Basically I think pursuing this sort of knowledge/skill in meaningless hobbies is a character flaw. Ignorance really is bliss. Maybe it can't be helped and we have no choice but to embrace it and find other people like ourselves, but there's really nothing objectively positive about it IMO.

    I think this is all pap. I enjoy playing the games and along the way I happen to develop skill at them that furthers my enjoyment. Calling it a character flaw to want to get good at anything is ridiculous. I would say you have an incredibly negative slant on such people that is biasing your perceptions of them. You also make sweeping general statements about personality traits you personally think are associated with such players, which is a straight out "argument denied" as far as I am concerned, up until the point you bring out some proof of such assertations.

    The argument about things being more fun or whatnot is silly as well. People don't try to get better to have more fun, they just have fun getting better, fun is fun is fun is fun. It doesn't have goddam power levels or some shit. My fun is just as much fun as anyone elses fun. I just have fun differently.

    I think he has a bit of a point, though I agree that "it's a character flaw" is bullshit. Wanting to excel at something - anything - is anywhere between neutral and great, depending on what it is. I mean, if you want to be the best damned tiddly-winker in the world, I fail to see the harm. I fail to see the utility, either, but there's certainly no harm (unless we're talking about it becoming an unhealthy compulsion).

    In that sense, limiting yourself by way of demanding excellence is no different than limiting yourself by way of, say, genre preference. If you only like JRPGs, you've just limited yourself in the exact same way.

    Me, I really like Rock Band. And I am really good at it. Not competition-level good, I don't think, but I can five-star all but the very hardest songs without much effort. When I play, I pick fairly difficult songs, because I derive enjoyment not just from playing, but from playing well at something hard. When I gold-star something like Carry On My Wayward Son, it feels awesome. I like feeling awesome.

    Ditto something like cooking, or playing (real) guitar. When I challenge myself and succeed, it's fun. And I think this sort of drive to excel is, in general, an undeniably positive trait. Because a drive to excel typically carries over from frivolous matters to non-frivolous. I would say the sort of person who wants to kick ass at their hobby is also the sort of person who's going to want to kick at ass at their job, provided it's a job they enjoy.

    Yeah I agree with you, I think there are two points to be made here and his argument includes both but is labelling them both with the same bad brush.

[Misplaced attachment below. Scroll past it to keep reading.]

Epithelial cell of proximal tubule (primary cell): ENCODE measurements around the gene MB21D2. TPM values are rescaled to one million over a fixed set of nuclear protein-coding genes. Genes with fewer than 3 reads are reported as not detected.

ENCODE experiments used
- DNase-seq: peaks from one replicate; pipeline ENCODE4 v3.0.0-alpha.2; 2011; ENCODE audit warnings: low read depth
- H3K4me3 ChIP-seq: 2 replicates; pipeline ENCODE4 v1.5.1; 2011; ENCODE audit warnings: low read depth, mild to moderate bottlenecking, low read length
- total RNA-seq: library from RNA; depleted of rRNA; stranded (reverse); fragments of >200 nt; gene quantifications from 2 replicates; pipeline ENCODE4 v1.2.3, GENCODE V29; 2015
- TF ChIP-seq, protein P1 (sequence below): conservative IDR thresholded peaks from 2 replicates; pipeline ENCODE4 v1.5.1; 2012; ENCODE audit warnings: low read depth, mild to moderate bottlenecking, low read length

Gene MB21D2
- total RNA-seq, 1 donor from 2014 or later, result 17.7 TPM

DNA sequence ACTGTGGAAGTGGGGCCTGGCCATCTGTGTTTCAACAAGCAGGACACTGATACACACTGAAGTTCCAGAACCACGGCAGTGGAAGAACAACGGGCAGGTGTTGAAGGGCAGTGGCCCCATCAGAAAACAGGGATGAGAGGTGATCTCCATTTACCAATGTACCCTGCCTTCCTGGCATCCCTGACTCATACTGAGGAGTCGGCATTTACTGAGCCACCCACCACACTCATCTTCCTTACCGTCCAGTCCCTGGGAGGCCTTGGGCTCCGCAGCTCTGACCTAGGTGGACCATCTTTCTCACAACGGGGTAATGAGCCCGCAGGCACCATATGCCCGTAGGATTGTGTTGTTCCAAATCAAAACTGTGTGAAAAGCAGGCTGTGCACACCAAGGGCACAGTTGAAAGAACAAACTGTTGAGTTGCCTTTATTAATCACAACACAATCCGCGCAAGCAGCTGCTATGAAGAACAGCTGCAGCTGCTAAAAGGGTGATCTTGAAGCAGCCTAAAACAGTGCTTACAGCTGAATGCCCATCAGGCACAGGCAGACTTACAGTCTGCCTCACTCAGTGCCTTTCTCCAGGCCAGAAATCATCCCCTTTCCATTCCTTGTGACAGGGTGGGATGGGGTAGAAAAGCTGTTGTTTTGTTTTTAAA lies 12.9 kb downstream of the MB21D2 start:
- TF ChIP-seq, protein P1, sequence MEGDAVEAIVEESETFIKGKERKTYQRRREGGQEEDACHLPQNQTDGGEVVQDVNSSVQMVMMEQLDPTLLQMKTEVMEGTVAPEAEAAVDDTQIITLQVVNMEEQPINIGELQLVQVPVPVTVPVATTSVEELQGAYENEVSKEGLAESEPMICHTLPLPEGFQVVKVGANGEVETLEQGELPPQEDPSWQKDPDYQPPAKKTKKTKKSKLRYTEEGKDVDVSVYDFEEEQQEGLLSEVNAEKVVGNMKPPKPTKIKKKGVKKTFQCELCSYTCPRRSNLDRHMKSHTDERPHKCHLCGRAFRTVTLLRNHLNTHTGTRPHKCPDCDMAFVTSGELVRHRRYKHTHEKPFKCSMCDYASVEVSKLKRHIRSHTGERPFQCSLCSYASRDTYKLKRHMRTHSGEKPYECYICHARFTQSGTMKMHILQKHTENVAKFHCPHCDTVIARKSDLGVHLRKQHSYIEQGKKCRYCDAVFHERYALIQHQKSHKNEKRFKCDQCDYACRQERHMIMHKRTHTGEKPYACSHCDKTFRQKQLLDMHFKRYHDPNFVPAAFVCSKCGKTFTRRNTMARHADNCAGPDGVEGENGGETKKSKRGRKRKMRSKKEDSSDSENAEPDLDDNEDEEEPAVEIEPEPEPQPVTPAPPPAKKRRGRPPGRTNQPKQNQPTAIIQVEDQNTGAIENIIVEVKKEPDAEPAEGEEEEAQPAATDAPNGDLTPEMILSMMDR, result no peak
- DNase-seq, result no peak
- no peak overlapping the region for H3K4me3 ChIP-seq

The first point: If you have fun playing games no matter how good you are, but if you do have the time to put towards them, you work towards getting better, this is a perfectly acceptable approach to take.

    On the other hand, if you only have fun when you are absolutely excelling at the game and can't have fun until you get good at them, I think this is an unhealthy approach as you have too high expectations of yourself.
    But I also think this is an unbalanced approach to everything in life, and that one's motivation for getting better shouldn't be "or else I can't gain pleasure from this thing", for anything at all. So I agree with you on this point and also agree that there's no call to be calling all of it a character flaw or anything. Unhealthy expectations are simply expectations: attitudes that are easily changed. They're not stable enough to be characteristics.

    Morninglord on
    (PSN: Morninglord) (Steam: Morninglord) (WiiU: Morninglord22) I like to record and toss up a lot of random gaming videos here.
  • ElJeffeElJeffe Moderator, ClubPA mod
    edited December 2009
    Yeah, that sounds good to me.

    I mean, I enjoy all manner of things I suck at. Say, bowling. I am ass at bowling. Still fun, though.

    ElJeffe on
    Maddie: "I named my feet. The left one is flip and the right one is flop. Oh, and also I named my flip-flops."

    I make tweet.
  • MorninglordMorninglord Registered User regular
    edited December 2009
    I suck ass at real time strategy games and I still loved all the red alerts to bits.

    Same with bowling, although I don't love it to bits it's still fun.

    Morninglord on
    (PSN: Morninglord) (Steam: Morninglord) (WiiU: Morninglord22) I like to record and toss up a lot of random gaming videos here.